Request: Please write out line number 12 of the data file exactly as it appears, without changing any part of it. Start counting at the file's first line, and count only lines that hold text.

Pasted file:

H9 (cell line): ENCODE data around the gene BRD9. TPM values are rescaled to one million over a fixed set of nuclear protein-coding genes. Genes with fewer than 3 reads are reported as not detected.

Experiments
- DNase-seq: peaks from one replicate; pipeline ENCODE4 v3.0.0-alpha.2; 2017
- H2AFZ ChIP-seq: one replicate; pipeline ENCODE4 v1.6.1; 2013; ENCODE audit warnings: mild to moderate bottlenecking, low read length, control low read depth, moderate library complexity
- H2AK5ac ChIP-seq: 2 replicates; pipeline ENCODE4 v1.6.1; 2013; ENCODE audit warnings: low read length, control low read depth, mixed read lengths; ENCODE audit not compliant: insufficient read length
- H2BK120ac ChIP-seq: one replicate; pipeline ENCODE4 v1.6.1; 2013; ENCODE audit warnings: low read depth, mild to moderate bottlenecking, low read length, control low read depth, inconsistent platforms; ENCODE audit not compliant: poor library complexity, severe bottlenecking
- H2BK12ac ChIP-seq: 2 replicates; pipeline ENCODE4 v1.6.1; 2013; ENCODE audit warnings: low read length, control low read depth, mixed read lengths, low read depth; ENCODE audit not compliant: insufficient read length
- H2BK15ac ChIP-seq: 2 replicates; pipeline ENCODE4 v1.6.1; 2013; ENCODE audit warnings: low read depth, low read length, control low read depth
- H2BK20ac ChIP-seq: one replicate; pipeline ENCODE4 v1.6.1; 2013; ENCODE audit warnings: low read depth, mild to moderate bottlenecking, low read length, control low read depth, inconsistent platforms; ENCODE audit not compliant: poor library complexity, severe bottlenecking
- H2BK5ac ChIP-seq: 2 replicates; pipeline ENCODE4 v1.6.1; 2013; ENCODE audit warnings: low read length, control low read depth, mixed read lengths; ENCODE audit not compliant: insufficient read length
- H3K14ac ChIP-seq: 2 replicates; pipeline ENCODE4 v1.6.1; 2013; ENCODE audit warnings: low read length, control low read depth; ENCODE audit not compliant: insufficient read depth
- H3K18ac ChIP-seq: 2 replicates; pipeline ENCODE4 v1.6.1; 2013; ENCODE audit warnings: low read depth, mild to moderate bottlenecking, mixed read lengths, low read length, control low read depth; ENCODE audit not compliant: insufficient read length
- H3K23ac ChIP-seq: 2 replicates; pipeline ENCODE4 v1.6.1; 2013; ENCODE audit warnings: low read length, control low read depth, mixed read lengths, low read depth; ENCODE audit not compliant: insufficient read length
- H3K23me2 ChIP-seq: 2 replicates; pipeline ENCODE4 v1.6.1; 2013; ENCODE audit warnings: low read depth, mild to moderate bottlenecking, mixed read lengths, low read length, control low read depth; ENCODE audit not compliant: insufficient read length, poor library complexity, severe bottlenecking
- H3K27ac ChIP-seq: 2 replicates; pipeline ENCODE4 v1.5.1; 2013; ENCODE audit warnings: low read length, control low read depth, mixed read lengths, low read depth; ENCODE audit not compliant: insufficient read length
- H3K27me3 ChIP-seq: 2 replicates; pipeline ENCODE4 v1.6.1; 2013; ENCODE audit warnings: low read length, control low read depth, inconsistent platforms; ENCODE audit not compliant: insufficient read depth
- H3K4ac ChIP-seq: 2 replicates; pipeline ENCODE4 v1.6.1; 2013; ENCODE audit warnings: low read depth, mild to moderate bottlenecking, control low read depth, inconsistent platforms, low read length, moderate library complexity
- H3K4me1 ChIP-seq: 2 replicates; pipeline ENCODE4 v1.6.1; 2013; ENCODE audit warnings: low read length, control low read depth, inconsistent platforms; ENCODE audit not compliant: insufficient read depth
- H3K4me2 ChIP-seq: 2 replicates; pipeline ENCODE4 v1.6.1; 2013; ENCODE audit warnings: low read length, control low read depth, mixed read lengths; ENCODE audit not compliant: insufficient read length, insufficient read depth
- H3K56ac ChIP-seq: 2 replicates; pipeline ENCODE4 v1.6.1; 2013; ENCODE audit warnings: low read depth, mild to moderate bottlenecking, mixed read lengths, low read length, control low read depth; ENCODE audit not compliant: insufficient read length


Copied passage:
- H3K18ac ChIP-seq: 2 replicates; pipeline ENCODE4 v1.6.1; 2013; ENCODE audit warnings: low read depth, mild to moderate bottlenecking, mixed read lengths, low read length, control low read depth; ENCODE audit not compliant: insufficient read length